ONE of the highlights of the annual Araw ng Dabaw is the awarding of individuals who embody the characters of Davao City’s local hero, Datu Bago.
For the past 49 years, the city, through the Datu Bago Awardees Organization, Inc. (DBAOI), has conducted an annual search and awarded individuals who are or were (posthumous) living exemplary lives, contributing selflessly to the growth and development of Davao City.
This year’s Datu Bago awards went to five recipients, namely, Koronado B. Apuzen, Ines P. Mallari, Rodolfo M. Mande, Mary Ann M. Montemayor, and Antonio B. Partoza Jr.
The awarding ceremonies were held last March 8, 2019 at Arcadia Event Center in Escandor Street, Quimpo Boulevard, Davao City.
Koronado B. Apuzen
He helped the banana industry, indigenous farmers, and various farmers’ cooperative, among his other community services.
He cited particularly helping the indigenous farmers gain livelihood by strongly lobbying for markets of organic farm produce, mainly for the Barangay Sibulan farmers.
“Particularly we work with Bagobo-Tabawa tribe in Sibulan. The barangay council there and tribal council invited us to help the farmers grow organic banana and that’s what we did. And since 2005, we have been exporting banana. It’s the only highland banana in Japanese market. And among the very important contributions we made is that we made Barangay Sibulan the first organic agriculture zone in Davao City, and in Mindanao as well,” he said.
Apuzen is a lawyer and a farmer. He uses the law to serve those who are less in life especially the indigenous farmers.
Ines P. Mallari
She could have been living a much grander life had she gone to Japan and lived and worked there as she is a Nikkei Jin or Japanese descendant. But she chose to stay to serve her fellow Davaoeños. Her greatest contribution was being the bridge between the Philippines and Japan.
Her works never went unnoticed as prior to being nominated in Datu Bago Awards 2019, her contributions for the war-displaced Japanese descendants were recognized by none other than Japanese Emperor Akihito and Empress Michiko in year 2016, and by Japanese Prime Minister Shinzo Abe and his wife Akie in the following year.
“I also want to help continue what was established by our forefathers in Davao. Most importantly, I want to become a living bridge that will help connect the two countries and conduct activities to strengthen the friendly relationship between Japan and Philippines,” she said in a previous interview.
Rodolfo M. Mande
He was recognized for continuously promoting his indigenous culture and making sure that his tribe is recognized, well-represented and included in the city’s economic, political and social plans and activities.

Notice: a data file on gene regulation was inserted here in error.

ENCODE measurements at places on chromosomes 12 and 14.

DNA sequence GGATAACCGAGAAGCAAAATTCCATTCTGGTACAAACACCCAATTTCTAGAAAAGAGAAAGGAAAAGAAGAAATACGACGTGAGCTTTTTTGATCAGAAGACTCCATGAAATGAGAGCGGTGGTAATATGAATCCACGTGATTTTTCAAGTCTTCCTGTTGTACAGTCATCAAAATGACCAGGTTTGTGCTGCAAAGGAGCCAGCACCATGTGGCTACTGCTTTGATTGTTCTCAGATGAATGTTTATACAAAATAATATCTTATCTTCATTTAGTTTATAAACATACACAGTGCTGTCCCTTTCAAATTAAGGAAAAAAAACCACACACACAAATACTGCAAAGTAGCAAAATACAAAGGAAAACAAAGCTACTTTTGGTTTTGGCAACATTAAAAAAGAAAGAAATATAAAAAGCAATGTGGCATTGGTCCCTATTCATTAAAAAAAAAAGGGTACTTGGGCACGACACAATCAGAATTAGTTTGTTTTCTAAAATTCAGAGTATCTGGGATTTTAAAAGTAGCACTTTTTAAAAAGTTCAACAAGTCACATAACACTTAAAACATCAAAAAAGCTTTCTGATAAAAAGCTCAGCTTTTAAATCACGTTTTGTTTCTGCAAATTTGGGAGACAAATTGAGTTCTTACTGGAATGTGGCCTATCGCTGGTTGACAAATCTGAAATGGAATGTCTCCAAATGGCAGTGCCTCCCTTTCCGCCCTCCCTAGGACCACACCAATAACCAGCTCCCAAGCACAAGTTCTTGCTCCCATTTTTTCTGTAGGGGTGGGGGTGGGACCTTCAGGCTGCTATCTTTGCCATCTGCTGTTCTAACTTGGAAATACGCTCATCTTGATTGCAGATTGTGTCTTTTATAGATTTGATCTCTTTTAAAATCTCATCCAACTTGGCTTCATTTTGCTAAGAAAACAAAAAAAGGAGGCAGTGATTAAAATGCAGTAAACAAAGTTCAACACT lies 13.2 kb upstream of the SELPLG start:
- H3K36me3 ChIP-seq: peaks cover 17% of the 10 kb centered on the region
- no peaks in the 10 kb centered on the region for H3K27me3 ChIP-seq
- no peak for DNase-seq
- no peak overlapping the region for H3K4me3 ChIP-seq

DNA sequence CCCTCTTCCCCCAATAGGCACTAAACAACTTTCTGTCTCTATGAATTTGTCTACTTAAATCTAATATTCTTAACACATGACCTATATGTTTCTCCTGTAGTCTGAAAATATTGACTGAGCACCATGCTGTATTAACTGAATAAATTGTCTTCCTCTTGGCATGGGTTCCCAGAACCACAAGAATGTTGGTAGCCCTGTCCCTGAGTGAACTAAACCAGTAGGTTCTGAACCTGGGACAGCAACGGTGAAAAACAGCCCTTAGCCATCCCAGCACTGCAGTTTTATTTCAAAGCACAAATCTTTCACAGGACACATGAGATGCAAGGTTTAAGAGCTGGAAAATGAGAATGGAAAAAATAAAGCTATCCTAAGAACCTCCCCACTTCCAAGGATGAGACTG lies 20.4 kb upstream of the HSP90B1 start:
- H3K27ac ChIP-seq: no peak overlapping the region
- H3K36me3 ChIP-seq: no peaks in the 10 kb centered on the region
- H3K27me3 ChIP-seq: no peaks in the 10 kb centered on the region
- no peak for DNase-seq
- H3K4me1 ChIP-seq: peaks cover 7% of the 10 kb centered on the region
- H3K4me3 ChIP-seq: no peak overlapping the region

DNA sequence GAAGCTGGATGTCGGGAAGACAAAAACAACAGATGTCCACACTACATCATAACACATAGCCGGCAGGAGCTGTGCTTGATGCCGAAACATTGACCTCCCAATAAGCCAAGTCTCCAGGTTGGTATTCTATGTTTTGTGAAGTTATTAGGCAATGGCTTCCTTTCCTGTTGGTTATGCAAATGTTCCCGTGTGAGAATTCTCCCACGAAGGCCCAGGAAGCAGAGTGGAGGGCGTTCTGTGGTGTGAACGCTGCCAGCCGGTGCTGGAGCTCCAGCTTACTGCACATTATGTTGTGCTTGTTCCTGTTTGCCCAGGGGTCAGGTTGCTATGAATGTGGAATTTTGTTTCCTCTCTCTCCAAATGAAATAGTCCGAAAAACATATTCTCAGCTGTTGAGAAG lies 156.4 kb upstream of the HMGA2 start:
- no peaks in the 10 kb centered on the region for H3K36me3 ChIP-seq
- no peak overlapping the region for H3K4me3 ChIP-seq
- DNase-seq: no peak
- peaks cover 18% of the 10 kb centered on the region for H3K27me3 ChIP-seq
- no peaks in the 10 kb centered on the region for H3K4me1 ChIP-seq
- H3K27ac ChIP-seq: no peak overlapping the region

Part of the award’s citation read, “He has used his degree in education to promote literacy in the remotest Matigsalog villages and is considered one of the pioneer teachers of the Foundation Learning for Indigenous Children of The Tribal Mission Foundation International.”
His biggest contribution is leading and organizing projects for Matigsalogs and Manobo peoples for the benefit of their clan.
Mary Ann M. Montemayor
She is one of the most decorated women not just in Davao City but in the Philippines as well, as an entrepreneur and a civic leader. Active is just a lame word to describe her when it comes to tourism, as promoting tourism for Davao City not just in the Philippines but to the world is one of her passions.
Her Datu Bago Award citation reads, “She is recognized for raising the level of awareness and appreciation of Davao’s capacity to hold important national and international events as well as promoting Davao as globally competitive destination for tourism and investment.”
Montemayor is also the country’s honorary consul of Hungary. She paved the way for forging stronger ties between the Philippines and Hungary, and even helped promote Davao City to Europe.
Her being a successful entrepreneur helps promote the indigenous culture, crafts, and arts to the world by showcasing them through every way she can.
Antonio B. Partoza Jr.
The man behind the Partoza Durian Farm and the Balay Pasilungan, a privately-funded shelter for homeless, street children of Davao City.
For him, his greatest contribution to Dabawenyos is his being one of the pillars of the Mindanao Fruit Industry Development Council (MFIDC).
“Our (MFIDC) collaboration with the Growth with Equity in Mindanao (GEM), for 12 years we conduct seminars, conferences for the fruit farmers all over Mindanao; This is a twice-a-year activity, one is a conference for technology transfer and the other one is market matching. We make the farmers, processors and importers meet,” he relayed, paving the way for fruit farmers to gain sustainable livelihood.
He is also one of the lobbyists for a durian industry in Davao City, organizing, along with few other individuals, the Davao Durian Industry in the 1980s.
Partoza is originally from Laguna, but a Dabawenyo by choice and by heart. His Datu Bago Award citation partly read, “He is an example of an immigrant who has fully embraced and embodied what it means to be a Dabawenyo.”